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Who would have thought that lightening could strike thrice on the convergence of State and Pine streets where a restaurant row has emerged of disparate delights?
On Monday night of this week, the long-awaited unveiling of LFK
debuted after nearly a year of being under wraps. As soon as their doors opened, the neighborhood seemed to pile in, with diners and night owls alike reaching the rafters.
It joins the adjacent ranks of Petite Jacqueline
and Pai Men Miyake
who staked out this corner a year ago. What’s more, the neighborhood, on the cusp of the gentrified West End, is host to some of the best eateries in the city: Caiola’s
, Local 188
radiate off the Square, a stretch of Congress Street that has increasingly traded in its glad rags for the glories of urban gentrification.
What is LFK? Its initials stand for Longfellow Fellowship of Knights, a reference that even Google can’t find. What you will discover is a thoroughly engaging neighborhood lounge that serves pub fare, a good beer list and master cocktails from its long-bearded mixologist behind the bar. That and good cheer goes a long way anywhere.
LFK is owned by the art scene impresarios Johnny Lombo (The Skinny) and John Welliver who’s the son of the departed Lincolnville artist Neil Welliver. His staff summarily describes him as “the guy in the newsroom cap.”
During my visit last night I chatted with Welliver and it was easy to see that they wanted to create something different from the usual Portland hangout. They have accomplished this in spades. It is the apocryphal corner bar like none other in the city.
Without question LFK is also highly idiosyncratic. Vintage Remington Rand style typewriters are scattered about the room. And when at first I saw a young man at the typewriter I thought central casting had sent him over to perform. But during the course of the evening a sundry succession of typists took turns as though belting out pages of a collective work in progress.
One forgets how noisy these machines were and if your table is next to one, as ours was, you’re struck by the clickety-clack of these old devices, which are as loud as raindrops pelting a metal roof.
It’s not a totally unpleasant sound. In fact the place grows on you big time as you begin to relax into a scene that is exciting, fun, different and unique.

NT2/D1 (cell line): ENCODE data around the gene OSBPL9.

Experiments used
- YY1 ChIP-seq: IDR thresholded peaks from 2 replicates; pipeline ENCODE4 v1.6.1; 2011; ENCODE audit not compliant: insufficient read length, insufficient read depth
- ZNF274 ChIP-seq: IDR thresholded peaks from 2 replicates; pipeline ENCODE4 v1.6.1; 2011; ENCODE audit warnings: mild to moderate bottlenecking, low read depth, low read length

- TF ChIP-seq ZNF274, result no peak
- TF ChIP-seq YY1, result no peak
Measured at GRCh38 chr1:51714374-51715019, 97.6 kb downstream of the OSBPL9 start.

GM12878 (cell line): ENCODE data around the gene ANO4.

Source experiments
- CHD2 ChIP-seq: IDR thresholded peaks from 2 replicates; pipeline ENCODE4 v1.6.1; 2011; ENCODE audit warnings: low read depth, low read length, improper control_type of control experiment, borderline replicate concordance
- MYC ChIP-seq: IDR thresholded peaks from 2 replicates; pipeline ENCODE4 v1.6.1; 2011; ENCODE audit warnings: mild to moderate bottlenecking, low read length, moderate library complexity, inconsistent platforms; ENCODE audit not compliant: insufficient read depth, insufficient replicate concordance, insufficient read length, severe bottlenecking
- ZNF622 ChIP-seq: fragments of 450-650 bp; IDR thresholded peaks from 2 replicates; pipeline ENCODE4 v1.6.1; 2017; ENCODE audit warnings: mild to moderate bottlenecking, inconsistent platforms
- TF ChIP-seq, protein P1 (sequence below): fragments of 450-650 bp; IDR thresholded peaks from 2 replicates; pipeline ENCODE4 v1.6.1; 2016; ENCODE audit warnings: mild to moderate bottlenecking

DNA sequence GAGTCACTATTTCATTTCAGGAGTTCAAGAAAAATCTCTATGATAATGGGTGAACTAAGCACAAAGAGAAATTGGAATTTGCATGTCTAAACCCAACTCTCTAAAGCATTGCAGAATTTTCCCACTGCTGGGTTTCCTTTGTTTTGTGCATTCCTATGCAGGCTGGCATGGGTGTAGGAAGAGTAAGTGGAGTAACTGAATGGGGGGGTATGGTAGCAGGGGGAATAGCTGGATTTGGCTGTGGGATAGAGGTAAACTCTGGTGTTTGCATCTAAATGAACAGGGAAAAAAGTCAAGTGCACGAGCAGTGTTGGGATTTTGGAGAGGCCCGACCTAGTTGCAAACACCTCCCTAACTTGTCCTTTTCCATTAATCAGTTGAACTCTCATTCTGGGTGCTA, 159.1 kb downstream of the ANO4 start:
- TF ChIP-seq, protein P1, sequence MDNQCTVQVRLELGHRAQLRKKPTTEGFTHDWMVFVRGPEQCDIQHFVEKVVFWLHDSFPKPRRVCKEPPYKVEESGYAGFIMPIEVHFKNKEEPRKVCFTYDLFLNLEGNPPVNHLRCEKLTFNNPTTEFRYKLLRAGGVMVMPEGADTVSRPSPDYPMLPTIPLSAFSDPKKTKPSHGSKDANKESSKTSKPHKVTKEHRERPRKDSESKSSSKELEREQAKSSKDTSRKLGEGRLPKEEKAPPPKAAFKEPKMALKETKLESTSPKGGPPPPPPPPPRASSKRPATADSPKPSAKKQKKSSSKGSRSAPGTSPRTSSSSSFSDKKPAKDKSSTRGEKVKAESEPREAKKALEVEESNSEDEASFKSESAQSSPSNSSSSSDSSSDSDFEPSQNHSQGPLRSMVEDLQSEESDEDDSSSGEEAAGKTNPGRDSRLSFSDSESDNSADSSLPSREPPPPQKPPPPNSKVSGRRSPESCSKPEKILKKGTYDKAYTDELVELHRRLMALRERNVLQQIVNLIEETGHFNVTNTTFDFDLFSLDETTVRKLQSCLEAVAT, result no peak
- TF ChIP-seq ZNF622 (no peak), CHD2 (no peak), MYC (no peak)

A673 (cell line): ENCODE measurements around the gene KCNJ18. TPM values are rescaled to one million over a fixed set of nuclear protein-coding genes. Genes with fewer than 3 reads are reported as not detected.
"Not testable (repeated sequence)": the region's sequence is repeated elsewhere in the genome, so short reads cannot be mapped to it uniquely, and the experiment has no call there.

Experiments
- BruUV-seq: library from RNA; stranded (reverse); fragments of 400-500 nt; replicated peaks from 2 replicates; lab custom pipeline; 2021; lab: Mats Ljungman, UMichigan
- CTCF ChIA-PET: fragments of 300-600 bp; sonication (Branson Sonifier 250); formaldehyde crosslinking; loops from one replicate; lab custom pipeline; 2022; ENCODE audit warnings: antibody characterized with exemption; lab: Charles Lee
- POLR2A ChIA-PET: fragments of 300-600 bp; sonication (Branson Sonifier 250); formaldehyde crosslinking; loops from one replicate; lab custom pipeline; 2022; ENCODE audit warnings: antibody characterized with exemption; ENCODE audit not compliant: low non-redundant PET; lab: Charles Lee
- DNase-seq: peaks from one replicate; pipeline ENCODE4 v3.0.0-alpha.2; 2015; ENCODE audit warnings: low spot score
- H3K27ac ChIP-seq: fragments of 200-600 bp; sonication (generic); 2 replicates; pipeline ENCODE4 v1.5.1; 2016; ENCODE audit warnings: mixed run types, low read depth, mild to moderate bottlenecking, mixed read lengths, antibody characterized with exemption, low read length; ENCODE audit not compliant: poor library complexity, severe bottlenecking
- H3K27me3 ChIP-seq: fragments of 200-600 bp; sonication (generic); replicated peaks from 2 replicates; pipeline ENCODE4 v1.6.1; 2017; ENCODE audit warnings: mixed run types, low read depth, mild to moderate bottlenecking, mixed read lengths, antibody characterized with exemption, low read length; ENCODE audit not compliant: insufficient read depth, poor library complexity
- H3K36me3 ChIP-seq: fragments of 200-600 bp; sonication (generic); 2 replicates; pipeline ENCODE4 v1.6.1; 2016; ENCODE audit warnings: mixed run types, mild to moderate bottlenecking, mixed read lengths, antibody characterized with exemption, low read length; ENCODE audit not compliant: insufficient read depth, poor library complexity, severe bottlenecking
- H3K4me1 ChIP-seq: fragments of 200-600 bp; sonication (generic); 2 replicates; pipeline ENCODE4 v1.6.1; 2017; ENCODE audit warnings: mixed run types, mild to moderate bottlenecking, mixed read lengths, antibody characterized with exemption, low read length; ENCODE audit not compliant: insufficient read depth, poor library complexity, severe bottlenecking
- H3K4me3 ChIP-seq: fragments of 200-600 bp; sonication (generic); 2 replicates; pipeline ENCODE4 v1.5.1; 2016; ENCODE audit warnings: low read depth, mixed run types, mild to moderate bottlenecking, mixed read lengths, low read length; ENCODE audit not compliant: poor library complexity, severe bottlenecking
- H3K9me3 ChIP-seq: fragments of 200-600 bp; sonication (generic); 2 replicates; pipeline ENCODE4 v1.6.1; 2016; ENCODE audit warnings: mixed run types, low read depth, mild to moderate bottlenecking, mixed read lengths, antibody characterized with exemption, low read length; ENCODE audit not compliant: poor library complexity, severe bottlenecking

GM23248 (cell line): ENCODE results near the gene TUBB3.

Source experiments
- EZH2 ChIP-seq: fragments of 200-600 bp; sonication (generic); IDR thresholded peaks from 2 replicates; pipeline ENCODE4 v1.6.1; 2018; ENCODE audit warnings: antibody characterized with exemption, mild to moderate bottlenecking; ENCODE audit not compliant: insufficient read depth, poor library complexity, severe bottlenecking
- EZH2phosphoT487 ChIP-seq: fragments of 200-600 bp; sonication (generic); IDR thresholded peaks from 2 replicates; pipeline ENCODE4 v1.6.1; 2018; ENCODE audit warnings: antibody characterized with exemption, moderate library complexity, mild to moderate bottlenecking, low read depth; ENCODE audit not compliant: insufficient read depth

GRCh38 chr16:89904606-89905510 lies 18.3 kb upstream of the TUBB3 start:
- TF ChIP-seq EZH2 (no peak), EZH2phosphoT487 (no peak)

For starters, LFK is all about communal dining. You sit down at tables with seating for six. It’s not unlike squeezing into the middle seat in a row of three on a crowded plane. Except this flight is a lot more amusing.
We found two chairs in between a mother and daughter out for dinner on one side and a young couple out on a date on the other.
Once settled in, though, attentive service is not necessarily on the agenda right away. Waiters come and go as they please. Eventually when we got our first round of drinks, these little annoyances began to fade easily.
The kitchen is manned by the twin brothers Amos and Ely who, according to Welliver, have cooked everywhere. I tried to get specifics but none were forthcoming.
As for the fare it’s an eclectic menu with some really tasty dishes beyond the usual burgers, chips and dips.
Prices are so cheap that the two of us rang up a tab of under $60, which included several cocktails each, two main courses and a couple of sides. The most expensive entrée is $12 for bacon wrapped meatloaf, and their colossal burgers accompanied by potato salad and pickled slaw is $9.
Other choices include dishes like marinated roasted wings, tempeh tacos, Cornish pasty, braised kielbasa and New England baked beans with braised pork belly. Sides are mac and cheese, potato salad, roasted beet salad, creamed spinach, celery salad and New England Baked Beans (described on the menu as “yum.”) and a fiddlehead salad.
According to Welliver the menu will change often and mussels and other goodies will find their way on the list. It’s a better menu than I expected, one that relies on old-fashioned themes done with flair and style
My friend ordered the meatloaf, and I chose the lamb koftas. The meatloaf is dense, smoky and very moist and easily ranks 8 on a scale of 1 to 10. The serving isa completed by very good buttermilk mashed potatoes and perfectly cooked green beans. The mushroom sauce over the loaf was first rate.
The meatballs were beautifully burnished, rich, thick with flavor and served over warm pita moistened with tzatziki and a delicious couscous salad.
We also ordered two sides: the baked creamed spinach, which was a little dry, and the fiddlehead salad cloaked in Sherry vinaigrette. It’s a great dish.
For now LFK doesn’t have a dessert menu.
As we left we bumped into Michelle and Steve Corry, chef and owners of Petite Jacqueline next door and 555
down the road, who were having a drink at the bar. They seemed pleased with their new neighbor--as pleased as everyone else in the place having a good time.
John Golden makes no bones about sharing his opinions. If you'd like to share yours, email him at firstname.lastname@example.org